On a recent Wednesday, Michelle Obama looms over a crowd of about 200 in Pontiac, Michigan, a Detroit suburb after which the car was named. In her chic outfit—sleeveless navy dress, delicate gold jewelry, peep-toe patent-leather shoes—she verges on six feet, and her firm-hold Jackie O. coiffure adds a few inches to the top. The dress fits snugly, with a bit of blue-and-orange-beaded flair sewn near her chest bone, sparkling like a costume necklace from a flea market. These days, Michelle campaigns about twice a week—she’ll appear at one public event per city, then a fund-raiser, and hop back to Chicago to see her kids before they fall asleep. Fund-raisers are important, since her husband is not taking public financing for his campaign, but they are private events, which allows Michelle to engage in what appears to be a lot of campaign stops but only adds up to one or two solitary hours per week in front of cameras.
The exercise during these hours is to say nothing. In front of this crowd, Michelle has morphed into a repository of emotion, an Oprah-esque icon of inspirational womanhood who promises the same feel-good message with an even softer delivery. Her voice is pitched in the range of Tila Tequila. Her eyes are grottoes of compassion. The singular blemish on her otherwise gorgeous face—the eyebrows, in person, are not quite as angular as one expects—is her brow, which has worked into a groove too deep to be eliminated by a slick of foundation.
Michelle’s presence could not be more powerful, but she has done her best to obscure her boldness since mid-June, when the campaign began to roll out a new image for her with an appearance on The View. “All this talk about softening my image just really cracks me up,” she protests later, via e-mail. “I’m the same woman I’ve always been.” Early in the campaign, she came off as sassy and sarcastic, teasing Obama about his morning breath and forcing him to quit smoking before she gave him permission to run for president. She assessed our divided country candidly, calling it “downright mean” and full of people “guided by fear.” Now she has another purpose: to let people cry. A square blue box of tissues has been placed onstage, next to an unattractive plant.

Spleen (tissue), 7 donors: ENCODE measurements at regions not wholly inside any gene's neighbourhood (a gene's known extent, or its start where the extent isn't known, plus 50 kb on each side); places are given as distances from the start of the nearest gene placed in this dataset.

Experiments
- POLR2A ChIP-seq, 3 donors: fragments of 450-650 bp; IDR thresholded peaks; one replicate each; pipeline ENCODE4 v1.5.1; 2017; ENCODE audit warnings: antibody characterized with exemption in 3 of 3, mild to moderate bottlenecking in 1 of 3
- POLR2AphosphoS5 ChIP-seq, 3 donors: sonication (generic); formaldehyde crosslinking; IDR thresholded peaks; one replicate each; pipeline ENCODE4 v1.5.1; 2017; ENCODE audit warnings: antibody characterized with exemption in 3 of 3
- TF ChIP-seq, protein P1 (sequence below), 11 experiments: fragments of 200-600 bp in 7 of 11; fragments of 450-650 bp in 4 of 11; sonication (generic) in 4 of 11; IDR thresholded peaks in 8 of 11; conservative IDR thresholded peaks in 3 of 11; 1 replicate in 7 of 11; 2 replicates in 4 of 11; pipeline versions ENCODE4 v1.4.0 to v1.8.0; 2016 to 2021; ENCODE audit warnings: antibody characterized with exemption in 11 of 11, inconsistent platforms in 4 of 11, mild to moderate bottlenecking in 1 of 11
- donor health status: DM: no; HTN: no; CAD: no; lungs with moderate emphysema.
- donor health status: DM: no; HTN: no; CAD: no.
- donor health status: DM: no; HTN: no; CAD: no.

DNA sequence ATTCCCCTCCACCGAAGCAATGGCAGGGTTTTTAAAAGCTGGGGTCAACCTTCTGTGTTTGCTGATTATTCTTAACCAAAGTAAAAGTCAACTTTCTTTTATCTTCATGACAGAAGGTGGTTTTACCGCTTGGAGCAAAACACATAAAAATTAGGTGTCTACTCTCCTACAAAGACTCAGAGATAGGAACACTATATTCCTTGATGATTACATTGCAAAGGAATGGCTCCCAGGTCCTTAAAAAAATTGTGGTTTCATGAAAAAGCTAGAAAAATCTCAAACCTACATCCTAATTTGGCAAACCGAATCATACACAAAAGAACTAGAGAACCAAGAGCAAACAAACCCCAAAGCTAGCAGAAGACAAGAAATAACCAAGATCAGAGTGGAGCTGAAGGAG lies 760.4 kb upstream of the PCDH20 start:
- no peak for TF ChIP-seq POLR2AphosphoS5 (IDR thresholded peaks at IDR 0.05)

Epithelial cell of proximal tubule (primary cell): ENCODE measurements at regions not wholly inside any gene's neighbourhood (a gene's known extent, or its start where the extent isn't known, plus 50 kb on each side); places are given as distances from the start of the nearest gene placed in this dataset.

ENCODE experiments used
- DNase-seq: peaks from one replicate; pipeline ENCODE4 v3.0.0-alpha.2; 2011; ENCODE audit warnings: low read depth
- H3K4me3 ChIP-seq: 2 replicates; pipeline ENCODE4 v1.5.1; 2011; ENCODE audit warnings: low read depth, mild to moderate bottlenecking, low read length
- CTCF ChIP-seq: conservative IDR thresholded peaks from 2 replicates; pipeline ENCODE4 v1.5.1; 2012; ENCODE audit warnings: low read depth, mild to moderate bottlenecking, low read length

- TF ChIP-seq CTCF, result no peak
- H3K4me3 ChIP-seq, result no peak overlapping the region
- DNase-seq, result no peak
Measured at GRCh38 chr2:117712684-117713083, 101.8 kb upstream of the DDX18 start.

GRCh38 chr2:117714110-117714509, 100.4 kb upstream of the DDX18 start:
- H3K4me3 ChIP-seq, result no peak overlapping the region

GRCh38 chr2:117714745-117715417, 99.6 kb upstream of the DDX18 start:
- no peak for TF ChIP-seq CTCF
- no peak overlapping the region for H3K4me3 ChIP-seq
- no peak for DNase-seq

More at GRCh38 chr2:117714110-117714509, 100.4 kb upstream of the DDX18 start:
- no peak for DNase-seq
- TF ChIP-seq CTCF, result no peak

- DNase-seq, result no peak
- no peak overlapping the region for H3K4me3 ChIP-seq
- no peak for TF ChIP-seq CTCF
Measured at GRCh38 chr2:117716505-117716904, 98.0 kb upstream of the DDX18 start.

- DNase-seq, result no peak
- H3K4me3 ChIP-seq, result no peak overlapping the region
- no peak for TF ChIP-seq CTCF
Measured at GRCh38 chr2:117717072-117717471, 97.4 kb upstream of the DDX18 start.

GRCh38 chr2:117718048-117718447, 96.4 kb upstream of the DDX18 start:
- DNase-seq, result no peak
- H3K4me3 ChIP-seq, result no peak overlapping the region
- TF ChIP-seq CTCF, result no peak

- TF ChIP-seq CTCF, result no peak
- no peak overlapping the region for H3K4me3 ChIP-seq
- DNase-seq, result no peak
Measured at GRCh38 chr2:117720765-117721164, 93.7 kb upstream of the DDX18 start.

“She’s going to be good,” says one woman, in the audience. “She’ll have us all crying!”
And cry they do, sharing their stories of health-care crises, job losses, subprime-mortgage nightmares, about daughters dumping their out-of-wedlock babies at their door and toddlers who are forced to split a hamburger because there’s no money for two. It’s group catharsis with Michelle as Mary in the Pietà, with the groove in her forehead becoming increasingly pronounced. The purgation goes on for an hour, with only the most minor of laugh lines: “I wasn’t stimulated by President Bush’s stimulation,” says one woman, from the balcony. “Will President Obama do something similar to a stimulus process?” Michelle laughs, then says, coyly, “Yes, Barack is talking about doing something for short-term stimulation.”
Things are starting, blessedly, to come to a conclusion when she finally lets the veil slip, revealing a bit of her old self. “I don’t want to sound like a broken record,” says Michelle, dodging a question about her husband’s policies to help small-business owners. “But I’ve decided to stay away from getting Barack’s policies wrong, because it’ll be on the front page.” She puts her hand on her hip. “Then he’ll be like, ‘You said what?’ ” She nearly snaps in the air. “ ‘Yeah,’ ” she says, puffing out her chest, “ ‘I said you were gonna do this and that!’ ”
A prospective First Lady carries a heavy symbolic burden, but the notions that have coalesced to tongue-tie Michelle Obama are particularly dense. She’s a type we’ve rarely seen in the public eye, a well-educated woman who is a dedicated mother, successful in her career, and happens to be black. This has created confusion for some people, who seem desperate to find a negative quality in her: She’s too big, too masculine, too much like a drag queen. While Obama may be able to play with urban tropes, like dusting off his jacket à la Jay-Z or speaking in a black patois when the time calls for it, Michelle has been increasingly forced to curtail her personality during the campaign, lest she attract rumors of uttering a verboten, anachronistic word like “whitey” or find herself labeled a “baby mama.” As much as any political campaign is an extended meditation on authenticity, the question of just how black the Obamas are has become particularly loaded. Michelle must project herself as black to one community, but she also must act white to another, whatever either adjective means nowadays.